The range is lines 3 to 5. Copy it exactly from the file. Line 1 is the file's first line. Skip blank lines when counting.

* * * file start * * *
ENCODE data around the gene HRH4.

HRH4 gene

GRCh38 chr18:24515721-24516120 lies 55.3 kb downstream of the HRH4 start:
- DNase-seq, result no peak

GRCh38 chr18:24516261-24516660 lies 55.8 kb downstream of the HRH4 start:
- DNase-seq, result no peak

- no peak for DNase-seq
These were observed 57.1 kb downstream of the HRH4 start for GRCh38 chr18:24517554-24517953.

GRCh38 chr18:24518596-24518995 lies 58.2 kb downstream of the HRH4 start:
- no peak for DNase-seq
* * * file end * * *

GRCh38 chr18:24515721-24516120 lies 55.3 kb downstream of the HRH4 start:
- DNase-seq, result no peak

GRCh38 chr18:24516261-24516660 lies 55.8 kb downstream of the HRH4 start: